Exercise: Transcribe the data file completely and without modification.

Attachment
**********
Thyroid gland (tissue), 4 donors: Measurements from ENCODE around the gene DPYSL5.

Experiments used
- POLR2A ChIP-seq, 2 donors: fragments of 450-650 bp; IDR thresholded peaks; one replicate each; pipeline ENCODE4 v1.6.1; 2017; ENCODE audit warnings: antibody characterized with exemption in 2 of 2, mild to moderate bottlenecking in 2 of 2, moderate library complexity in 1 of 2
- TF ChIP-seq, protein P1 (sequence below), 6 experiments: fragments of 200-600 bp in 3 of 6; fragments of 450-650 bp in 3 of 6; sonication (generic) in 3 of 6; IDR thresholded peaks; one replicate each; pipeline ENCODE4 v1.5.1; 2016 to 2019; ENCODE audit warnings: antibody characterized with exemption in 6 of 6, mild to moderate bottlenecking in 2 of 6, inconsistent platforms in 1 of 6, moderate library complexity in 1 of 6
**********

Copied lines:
Thyroid gland (tissue), 4 donors: Measurements from ENCODE around the gene DPYSL5.

Experiments used
- POLR2A ChIP-seq, 2 donors: fragments of 450-650 bp; IDR thresholded peaks; one replicate each; pipeline ENCODE4 v1.6.1; 2017; ENCODE audit warnings: antibody characterized with exemption in 2 of 2, mild to moderate bottlenecking in 2 of 2, moderate library complexity in 1 of 2
- TF ChIP-seq, protein P1 (sequence below), 6 experiments: fragments of 200-600 bp in 3 of 6; fragments of 450-650 bp in 3 of 6; sonication (generic) in 3 of 6; IDR thresholded peaks; one replicate each; pipeline ENCODE4 v1.5.1; 2016 to 2019; ENCODE audit warnings: antibody characterized with exemption in 6 of 6, mild to moderate bottlenecking in 2 of 6, inconsistent platforms in 1 of 6, moderate library complexity in 1 of 6